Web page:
01 September 2007

summer of love?

As I thought about what to do this weekend, Elizabeth's expedition last week to Dia:Beacon was resonating so I may do something like that. Maybe Tottenville, way down at the southern end of Staten Island. But yesterday as I read the weekend arts section, I noted that "Summer of love" is closing soon at the Whitney and "The abstract impulse" is newly at the National Academy so off to Museum Mile this morning. First, I stopped at the bank and deposited the small check from my dad's life insurance. I think I'd partly been avoiding depositing it because it was a sure sign that he wasn't coming back, at least in that body.

The "Summer of love" show is art from the 1960s, much of it psychedelic and much accompanied by music. As I looked at the stuff and watched some of the films, I was contemplating the good spirits of that era. No, it wasn't all flowers and peace but there was hope in the air, a feeling that the world could indeed be a better place. Here we are forty years later and it feels like a downhill slide (perhaps even a rush). I've been contemplating the injustice of "poor" Senator Craig losing his seat while the hate- and warmongerers are sitting pretty. Doesn't seem fair. In "Eyetoon" by Jerry Abrams, there's a quick flash of "F*** for peace" and that contrast was common back in the groovy hippie days. No more, or not enough any more. But I am reminded of the irony of seeing one of Nan Goldin's photo installations of lovemaking at Matthew Marks Gallery in 2003, just as we were invading Iraq. Thinking about making love versus making war.

After two floors of "Summer of love," I went up to the Rudolf Stingel show which was rather a trip but without the soundtrack. The gold paintings in the mirrored floor gallery was glorious. The lobby installation was called "Profiling" and showed us gallery goers in multiple and lapse images, sometimes with a caption. My first caption was "nervous" and then "resolute." I stepped out of the gallery and back in and the caption was "captivated." Was it really registering MY return?

"The shapes of space" at the Guggenheim had some wonderful pieces, several by Roni Horn. One of the Horns was called "Untitled (Flannery)" and of course I thought of Flannery O'Connor who is a favorite of Deb Kruse. The blue glass boxes were quite enigmatic and a girl peered down into one, her nose just about touching the surface. And I had to play a pun on Flannery: flânerie. The curators did a wonderful job of juxtaposing works: Carl Andre metal ribbon circling below a Kandinsky with circles, Liam Gillick's "Trajectory platform" with shapes and red so appropriate for the Guggenheim building.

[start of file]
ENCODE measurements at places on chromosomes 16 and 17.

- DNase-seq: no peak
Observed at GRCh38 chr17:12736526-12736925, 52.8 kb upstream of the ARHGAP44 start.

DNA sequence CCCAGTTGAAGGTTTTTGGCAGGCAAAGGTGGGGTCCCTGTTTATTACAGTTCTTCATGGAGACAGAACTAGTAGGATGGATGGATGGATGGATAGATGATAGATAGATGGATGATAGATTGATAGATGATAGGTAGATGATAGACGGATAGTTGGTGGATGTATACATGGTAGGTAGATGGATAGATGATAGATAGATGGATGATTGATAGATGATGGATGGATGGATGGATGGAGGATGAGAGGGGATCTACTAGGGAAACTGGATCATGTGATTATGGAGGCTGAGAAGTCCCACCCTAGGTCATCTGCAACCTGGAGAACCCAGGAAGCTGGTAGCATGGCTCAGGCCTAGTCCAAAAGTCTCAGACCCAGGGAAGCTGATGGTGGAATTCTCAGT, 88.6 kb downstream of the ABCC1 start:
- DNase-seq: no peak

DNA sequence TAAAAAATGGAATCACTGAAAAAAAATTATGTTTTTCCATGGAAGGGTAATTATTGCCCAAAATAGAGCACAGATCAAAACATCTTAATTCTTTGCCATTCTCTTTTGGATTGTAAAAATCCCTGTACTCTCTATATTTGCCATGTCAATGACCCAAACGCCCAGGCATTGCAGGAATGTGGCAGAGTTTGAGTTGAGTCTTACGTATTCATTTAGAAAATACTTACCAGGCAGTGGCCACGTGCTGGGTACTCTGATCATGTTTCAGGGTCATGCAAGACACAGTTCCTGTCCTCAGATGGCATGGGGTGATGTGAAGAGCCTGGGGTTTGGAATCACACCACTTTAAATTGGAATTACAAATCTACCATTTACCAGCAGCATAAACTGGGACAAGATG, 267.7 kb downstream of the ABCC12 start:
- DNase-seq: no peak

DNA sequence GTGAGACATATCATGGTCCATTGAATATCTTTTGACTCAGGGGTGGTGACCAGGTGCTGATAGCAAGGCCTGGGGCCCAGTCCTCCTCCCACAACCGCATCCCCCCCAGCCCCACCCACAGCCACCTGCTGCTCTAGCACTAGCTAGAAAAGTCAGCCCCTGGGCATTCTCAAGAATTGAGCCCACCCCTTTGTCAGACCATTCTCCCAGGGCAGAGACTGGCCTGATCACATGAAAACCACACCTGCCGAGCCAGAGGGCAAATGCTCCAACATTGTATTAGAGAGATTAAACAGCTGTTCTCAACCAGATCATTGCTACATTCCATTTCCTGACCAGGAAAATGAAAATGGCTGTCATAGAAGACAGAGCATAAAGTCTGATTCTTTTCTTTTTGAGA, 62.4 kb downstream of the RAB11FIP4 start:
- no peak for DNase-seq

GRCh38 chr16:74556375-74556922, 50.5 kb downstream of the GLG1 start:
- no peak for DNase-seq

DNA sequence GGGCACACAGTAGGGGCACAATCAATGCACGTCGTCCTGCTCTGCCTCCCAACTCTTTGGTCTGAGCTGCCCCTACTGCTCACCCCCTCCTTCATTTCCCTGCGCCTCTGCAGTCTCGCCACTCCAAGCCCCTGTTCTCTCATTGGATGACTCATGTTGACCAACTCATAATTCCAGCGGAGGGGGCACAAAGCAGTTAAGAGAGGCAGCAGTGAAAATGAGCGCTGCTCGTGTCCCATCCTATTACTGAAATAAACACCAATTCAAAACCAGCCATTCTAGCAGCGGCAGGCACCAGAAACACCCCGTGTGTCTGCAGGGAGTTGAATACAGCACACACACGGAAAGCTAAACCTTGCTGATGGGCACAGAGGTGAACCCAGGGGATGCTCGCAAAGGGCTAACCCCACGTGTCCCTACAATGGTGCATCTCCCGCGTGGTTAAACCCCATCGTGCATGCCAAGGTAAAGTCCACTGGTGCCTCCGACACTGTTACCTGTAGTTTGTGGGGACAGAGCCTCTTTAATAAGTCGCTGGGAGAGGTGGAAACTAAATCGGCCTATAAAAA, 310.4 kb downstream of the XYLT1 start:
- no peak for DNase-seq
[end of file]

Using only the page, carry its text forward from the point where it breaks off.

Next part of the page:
From the crowds of the Whitney and Guggenheim to the nearly empty galleries of the National Academy. Lots of good works in the abstract show: William Crovello's "Granite drawing (OK Bonito)"; beautiful Motherwell print looking almost like Chinese plums; Frankenthaler print; Pat Adams's "Des clefs" looking almost like a Kandinsky collage (yes, I'd just been enthralled by the Kandinsky's at the Guggenheim so the idea was ready to be there); Olitski's "Salome rock" in thick acrylic. Upstairs a bunch of paintings by Asher B. Durand and friends, most from the Berkshire Museum. And then in the front galleries upstairs "American impressions" including the great "Two idlers" by Robert Blum, the man and lady lazing on the porch, she in the hammock, he puffing on a cigarette.

As I left the National Academy, I decided to take the bus to 43rd Street to see if the new Walter Pfeiffer book was at the International Center for Photography bookshop yet. No, I don't have money. Yes, I really enjoy Pfeiffer's pictures, partly for the narrative, partly for the titillation. Yes, the book was there.

I finished Blessed unrest by Paul Hawken a couple days ago and picked up Population: 485 by Michael Perry. The former is about the environmental movement and is told in a mostly heartening way. The latter is about living in a small town and being a volunteer fireman. It happens that the town is New Auburn, Wisconsin where we lived in the early 1950s. I don't remember New Auburn well but enough that I keep getting pictures in my mind. And since my brother is a volunteer fireman (and Michael Perry's brothers are also), the resonance of brotherly love is significant. My brother wasn't born until after we left New Auburn and moved to Boulder, Colorado. The Perry brothers are not ones to scream and yell, not ones to be involved in every detail of each other's life but really close when together. It really resonates. My siblings and I had some blessed times this summer, partly because of the significance of the death of our father but also because, deep down, we share so much basic stuff. And, there, I don't happen to be talking about all the stuff that still hangs out at 33 South Main Street where my dad and Mom and Gram and Aunt Dora and their parents and grandparents lived.

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